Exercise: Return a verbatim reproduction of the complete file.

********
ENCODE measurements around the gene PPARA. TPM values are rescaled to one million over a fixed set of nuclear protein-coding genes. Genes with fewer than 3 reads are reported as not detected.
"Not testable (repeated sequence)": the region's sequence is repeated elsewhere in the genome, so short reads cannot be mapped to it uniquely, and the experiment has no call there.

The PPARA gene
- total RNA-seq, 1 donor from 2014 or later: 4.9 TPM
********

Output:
ENCODE measurements around the gene PPARA. TPM values are rescaled to one million over a fixed set of nuclear protein-coding genes. Genes with fewer than 3 reads are reported as not detected.
"Not testable (repeated sequence)": the region's sequence is repeated elsewhere in the genome, so short reads cannot be mapped to it uniquely, and the experiment has no call there.

The PPARA gene
- total RNA-seq, 1 donor from 2014 or later: 4.9 TPM